The Hospitality Guru (cooking) Guru: Elements of Professionalism

  • Focus on the job at hand, one job at a time, and perform all tasks and responsibilities to the best of your ability.
  • Wear clean and well pressed proper attire, and maintain good personal hygiene. A sticky chef is an absolute NO NO!
  • Practice being a good listener. (This promotes teamwork, and camaraderie.)
  • Avoid profanity, crude jokes and gossip. No matter how tough things are, make an effort to accentuate the positive.
  • Remember, the food-service industry is a service industry. Customer oriented service is the best advertising for any service business.
  • Learn to wind down after your workday by cultivating conversation with friends and co-workers, reading, and other constructive activities.
  • Establish a steadfast rule; never consume alcohol during work shift. Haha... Obvious, but something I've found happens more than you'd think.
  • Physically demanding work does not take the place of healthy exercise. Set aside time weekly to maintain good physical fitness. 15 minutes a day, keeps the doctor away!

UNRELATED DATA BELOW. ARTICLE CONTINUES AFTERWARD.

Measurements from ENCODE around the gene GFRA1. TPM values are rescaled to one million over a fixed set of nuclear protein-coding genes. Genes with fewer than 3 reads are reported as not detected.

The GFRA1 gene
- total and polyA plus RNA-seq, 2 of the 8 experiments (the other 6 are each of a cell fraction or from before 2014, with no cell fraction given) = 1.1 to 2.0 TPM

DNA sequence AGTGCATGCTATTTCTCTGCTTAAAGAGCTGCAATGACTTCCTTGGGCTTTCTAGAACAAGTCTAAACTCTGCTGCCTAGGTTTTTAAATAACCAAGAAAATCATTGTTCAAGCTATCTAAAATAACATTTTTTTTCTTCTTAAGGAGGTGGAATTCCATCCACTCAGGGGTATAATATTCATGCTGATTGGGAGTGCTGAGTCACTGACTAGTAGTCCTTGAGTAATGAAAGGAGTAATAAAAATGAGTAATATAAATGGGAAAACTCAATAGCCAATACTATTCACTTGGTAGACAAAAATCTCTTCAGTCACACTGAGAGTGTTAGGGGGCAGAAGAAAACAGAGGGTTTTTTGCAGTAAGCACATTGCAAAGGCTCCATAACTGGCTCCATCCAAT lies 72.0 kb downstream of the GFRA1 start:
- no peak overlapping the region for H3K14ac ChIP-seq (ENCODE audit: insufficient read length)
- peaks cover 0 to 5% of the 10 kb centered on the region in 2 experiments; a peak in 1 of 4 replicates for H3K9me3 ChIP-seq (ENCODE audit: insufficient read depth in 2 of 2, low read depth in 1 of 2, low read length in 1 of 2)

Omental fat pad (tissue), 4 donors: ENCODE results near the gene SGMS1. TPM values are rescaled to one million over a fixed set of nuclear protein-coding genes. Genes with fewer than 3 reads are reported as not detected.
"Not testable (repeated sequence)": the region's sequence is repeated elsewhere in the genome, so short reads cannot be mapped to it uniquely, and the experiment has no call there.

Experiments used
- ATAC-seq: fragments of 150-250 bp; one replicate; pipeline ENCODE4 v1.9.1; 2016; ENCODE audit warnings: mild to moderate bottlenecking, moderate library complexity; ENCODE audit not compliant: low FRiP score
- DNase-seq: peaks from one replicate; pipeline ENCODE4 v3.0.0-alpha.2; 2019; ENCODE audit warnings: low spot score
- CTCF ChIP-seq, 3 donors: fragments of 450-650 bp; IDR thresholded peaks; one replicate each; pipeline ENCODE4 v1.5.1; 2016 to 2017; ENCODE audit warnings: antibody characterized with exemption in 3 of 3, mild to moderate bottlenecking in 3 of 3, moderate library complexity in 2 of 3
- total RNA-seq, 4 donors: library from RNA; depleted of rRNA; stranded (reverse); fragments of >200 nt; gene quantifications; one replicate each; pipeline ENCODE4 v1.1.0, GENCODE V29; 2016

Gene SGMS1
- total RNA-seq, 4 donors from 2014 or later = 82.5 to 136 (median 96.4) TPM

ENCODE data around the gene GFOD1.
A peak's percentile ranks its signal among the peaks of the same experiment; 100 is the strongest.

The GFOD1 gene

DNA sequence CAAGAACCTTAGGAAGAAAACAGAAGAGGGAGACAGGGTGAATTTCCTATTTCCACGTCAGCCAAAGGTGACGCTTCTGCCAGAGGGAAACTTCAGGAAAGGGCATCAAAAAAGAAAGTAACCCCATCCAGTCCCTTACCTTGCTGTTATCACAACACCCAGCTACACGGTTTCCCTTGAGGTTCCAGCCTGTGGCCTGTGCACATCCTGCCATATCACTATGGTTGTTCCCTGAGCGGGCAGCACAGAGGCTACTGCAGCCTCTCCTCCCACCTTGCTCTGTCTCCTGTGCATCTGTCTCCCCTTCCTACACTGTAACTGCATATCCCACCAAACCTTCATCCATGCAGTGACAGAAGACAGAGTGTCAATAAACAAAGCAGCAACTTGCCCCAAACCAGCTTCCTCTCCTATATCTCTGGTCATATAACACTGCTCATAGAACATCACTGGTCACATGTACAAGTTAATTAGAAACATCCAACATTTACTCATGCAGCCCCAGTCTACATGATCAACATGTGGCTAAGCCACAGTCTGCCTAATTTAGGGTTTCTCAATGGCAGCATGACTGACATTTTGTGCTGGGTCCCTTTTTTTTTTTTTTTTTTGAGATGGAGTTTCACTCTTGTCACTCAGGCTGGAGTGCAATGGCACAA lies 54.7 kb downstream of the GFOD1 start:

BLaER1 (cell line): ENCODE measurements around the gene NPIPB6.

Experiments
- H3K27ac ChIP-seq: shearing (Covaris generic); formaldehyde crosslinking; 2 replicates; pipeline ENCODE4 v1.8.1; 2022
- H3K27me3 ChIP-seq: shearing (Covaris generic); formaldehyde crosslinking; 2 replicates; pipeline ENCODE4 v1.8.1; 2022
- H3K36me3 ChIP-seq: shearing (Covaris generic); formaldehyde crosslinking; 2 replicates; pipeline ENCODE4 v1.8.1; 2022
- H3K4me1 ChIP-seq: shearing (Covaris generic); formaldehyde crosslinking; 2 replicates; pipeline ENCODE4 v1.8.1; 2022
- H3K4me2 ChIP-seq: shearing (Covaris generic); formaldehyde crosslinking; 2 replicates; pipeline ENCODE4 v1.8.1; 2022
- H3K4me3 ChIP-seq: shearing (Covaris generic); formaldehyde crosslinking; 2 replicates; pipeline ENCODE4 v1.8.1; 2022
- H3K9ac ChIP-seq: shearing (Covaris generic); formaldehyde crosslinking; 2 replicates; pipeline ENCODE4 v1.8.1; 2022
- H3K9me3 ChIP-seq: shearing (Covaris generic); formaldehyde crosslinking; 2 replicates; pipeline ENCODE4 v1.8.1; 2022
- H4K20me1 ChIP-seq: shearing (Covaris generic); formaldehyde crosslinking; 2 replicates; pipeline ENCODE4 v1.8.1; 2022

• Do all things in moderation. (It takes 21 consecutive days to develop a new habit).
  • Arrive at work punctually.

Chris Lyras - a 1st year apprentice chef, from a good few years ago said..... 

Not all kitchens adhere to guidelines like these. In every profession there are pockets of enlightenment and harmony, as well as places where personal biases and ego-driven personalities get in the way of a focus on excellence. All students of the culinary arts are encouraged to find a niche where their creativity can flower, and where co-workers consider the following important but simple guidelines as a valid communal affirmation to be adhered to by all.

Kitchen User’s Guide

· If you open it close it.

· If you get it out, put it away.

· If you turn it on, turn it off.

· If you move it, put it back.

· If you spill it, wipe it up.

· If you get it dirty, clean it up.

· If you unlock it, lock it up.

· If you break it, get it fixed.

· If you care about it, treat it as your own.

Finally, if a question arises about who is responsible for a particular job, remember the story about EVERYBODY, SOMEBODY, ANYBODY AND NOBODY.

There was an important job to be done, and Everybody was sure that Somebody would do it.  Anybody could have done it, but Nobody did it.  Somebody got angry with that, because it was Everybody’s job.  Everybody thought Anybody could do it, but Nobody realised that Everybody wouldn’t do it.  It ended up that Everybody blamed Somebody when No body did what Anybody could have done.

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